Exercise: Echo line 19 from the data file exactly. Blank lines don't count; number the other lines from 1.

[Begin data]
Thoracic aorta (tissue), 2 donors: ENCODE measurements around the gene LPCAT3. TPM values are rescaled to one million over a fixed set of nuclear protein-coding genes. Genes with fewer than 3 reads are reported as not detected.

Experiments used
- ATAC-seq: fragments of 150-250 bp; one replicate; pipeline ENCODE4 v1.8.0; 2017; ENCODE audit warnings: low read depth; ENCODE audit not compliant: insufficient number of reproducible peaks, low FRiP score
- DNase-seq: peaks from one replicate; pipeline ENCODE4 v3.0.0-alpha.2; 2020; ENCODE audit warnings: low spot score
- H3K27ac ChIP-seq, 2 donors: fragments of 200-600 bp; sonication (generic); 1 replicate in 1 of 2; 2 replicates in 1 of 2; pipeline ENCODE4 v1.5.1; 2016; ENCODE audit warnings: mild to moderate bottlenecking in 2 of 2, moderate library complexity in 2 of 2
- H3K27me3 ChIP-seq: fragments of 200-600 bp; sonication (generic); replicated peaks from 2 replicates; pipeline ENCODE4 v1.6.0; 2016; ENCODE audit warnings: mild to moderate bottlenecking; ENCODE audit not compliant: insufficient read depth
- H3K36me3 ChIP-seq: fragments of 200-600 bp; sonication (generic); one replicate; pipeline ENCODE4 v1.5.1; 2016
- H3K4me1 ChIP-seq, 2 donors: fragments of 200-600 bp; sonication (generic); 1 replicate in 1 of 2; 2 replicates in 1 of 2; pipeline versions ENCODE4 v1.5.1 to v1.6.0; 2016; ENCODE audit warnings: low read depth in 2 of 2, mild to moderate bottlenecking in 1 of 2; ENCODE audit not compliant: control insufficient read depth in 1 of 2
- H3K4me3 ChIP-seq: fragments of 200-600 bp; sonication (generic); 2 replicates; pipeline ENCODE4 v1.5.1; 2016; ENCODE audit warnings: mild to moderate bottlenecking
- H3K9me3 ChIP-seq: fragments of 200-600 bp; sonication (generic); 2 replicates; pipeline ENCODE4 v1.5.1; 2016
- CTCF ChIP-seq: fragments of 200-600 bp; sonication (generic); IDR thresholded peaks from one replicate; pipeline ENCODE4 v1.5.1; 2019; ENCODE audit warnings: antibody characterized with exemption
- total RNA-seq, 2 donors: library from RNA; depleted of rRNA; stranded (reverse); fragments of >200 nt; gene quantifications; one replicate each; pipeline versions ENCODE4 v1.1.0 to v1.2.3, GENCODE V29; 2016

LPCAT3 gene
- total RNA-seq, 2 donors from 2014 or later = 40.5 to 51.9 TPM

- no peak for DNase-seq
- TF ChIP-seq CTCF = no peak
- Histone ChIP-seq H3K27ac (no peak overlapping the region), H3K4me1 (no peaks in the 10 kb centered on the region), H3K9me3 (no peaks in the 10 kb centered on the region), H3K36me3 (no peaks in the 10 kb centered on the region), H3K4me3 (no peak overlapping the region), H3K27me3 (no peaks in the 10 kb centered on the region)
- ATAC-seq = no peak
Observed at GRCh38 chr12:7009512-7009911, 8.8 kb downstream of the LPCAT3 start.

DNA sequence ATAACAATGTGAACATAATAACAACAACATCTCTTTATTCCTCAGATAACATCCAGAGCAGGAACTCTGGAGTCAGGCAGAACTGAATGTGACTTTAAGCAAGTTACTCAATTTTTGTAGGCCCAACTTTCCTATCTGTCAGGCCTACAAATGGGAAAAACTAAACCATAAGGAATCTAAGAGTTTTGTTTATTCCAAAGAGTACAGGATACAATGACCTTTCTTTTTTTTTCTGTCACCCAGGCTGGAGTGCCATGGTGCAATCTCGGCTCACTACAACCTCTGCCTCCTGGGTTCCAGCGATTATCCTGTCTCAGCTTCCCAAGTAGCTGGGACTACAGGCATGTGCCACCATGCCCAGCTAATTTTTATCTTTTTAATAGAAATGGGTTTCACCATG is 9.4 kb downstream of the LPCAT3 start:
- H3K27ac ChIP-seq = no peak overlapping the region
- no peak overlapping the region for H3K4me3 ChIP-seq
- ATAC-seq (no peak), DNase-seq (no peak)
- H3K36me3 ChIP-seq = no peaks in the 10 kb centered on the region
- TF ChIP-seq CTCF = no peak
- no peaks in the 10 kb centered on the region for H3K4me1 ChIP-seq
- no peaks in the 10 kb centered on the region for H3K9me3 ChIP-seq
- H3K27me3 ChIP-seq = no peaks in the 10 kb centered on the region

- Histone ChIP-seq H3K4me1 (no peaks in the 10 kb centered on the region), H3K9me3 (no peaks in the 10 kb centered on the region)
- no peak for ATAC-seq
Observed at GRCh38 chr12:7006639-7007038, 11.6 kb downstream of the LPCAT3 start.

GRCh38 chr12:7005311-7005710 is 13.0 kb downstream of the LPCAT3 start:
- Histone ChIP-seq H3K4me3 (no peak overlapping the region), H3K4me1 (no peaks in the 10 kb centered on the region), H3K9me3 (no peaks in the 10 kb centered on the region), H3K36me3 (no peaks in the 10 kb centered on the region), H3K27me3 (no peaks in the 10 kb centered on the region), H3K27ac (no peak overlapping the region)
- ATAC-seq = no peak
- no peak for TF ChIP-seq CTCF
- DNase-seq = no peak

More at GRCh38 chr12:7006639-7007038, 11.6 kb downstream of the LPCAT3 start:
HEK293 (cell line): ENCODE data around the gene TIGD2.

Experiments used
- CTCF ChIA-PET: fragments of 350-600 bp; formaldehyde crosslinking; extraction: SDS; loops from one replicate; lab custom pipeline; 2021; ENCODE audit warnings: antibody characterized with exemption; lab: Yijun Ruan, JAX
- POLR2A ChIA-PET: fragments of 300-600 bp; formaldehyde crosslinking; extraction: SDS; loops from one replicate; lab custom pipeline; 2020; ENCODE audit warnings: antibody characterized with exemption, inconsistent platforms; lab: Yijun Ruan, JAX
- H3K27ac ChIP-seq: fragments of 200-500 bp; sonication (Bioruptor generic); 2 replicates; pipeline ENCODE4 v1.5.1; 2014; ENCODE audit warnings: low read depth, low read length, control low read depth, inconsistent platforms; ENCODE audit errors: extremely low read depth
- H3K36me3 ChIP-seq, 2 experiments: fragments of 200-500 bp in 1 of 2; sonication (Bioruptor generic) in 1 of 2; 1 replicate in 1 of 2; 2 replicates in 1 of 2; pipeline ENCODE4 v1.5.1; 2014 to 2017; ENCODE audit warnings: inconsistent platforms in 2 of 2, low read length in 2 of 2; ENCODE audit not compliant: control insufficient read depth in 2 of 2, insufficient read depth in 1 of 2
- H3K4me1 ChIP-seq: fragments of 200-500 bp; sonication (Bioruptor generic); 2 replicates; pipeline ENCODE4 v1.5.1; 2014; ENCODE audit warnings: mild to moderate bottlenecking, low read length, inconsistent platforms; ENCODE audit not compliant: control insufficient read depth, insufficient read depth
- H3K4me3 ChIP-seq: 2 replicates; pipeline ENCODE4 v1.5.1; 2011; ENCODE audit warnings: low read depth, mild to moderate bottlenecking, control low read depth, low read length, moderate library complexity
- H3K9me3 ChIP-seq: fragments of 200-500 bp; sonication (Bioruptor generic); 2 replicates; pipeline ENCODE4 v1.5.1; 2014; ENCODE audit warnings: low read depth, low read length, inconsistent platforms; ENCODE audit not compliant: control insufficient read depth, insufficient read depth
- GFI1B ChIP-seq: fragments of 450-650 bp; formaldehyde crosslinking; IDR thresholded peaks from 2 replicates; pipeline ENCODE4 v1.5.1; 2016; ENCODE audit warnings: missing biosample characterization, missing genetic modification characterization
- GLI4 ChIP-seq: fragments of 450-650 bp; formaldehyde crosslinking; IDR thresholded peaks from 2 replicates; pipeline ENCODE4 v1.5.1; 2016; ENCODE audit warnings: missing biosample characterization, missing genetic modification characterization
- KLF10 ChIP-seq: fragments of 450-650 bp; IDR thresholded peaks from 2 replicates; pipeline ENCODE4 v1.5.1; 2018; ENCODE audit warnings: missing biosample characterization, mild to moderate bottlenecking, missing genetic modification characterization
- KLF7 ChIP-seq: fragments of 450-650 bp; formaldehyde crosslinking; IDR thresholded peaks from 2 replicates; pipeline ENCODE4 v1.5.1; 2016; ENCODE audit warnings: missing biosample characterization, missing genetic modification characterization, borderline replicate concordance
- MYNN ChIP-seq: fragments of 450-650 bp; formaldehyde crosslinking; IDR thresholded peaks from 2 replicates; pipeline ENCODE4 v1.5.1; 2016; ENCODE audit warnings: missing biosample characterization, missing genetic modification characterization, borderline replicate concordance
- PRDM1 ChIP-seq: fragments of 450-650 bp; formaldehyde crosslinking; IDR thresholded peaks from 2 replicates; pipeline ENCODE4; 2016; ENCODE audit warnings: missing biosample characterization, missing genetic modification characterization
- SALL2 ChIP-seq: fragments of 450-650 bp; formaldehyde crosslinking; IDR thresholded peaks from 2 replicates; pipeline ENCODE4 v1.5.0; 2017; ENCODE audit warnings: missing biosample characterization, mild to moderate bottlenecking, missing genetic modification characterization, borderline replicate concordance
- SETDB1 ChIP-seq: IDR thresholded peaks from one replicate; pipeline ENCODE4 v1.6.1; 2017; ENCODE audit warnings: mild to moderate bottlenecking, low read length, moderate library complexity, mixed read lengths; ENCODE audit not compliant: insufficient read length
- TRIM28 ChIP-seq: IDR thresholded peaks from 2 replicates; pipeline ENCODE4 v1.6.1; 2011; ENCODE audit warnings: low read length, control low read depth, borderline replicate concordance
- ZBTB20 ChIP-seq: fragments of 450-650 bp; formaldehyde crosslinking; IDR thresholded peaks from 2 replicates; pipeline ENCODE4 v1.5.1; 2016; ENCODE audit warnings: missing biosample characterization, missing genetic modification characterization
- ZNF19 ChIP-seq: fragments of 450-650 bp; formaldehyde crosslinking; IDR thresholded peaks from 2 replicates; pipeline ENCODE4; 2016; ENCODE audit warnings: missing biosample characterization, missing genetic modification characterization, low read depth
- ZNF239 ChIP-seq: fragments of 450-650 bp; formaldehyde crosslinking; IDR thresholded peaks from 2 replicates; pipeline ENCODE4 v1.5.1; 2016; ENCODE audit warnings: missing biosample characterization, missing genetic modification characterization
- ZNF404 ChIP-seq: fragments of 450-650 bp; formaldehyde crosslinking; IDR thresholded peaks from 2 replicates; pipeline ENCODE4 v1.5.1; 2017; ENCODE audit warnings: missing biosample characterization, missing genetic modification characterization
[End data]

Observed at GRCh38 chr12:7009512-7009911, 8.8 kb downstream of the LPCAT3 start.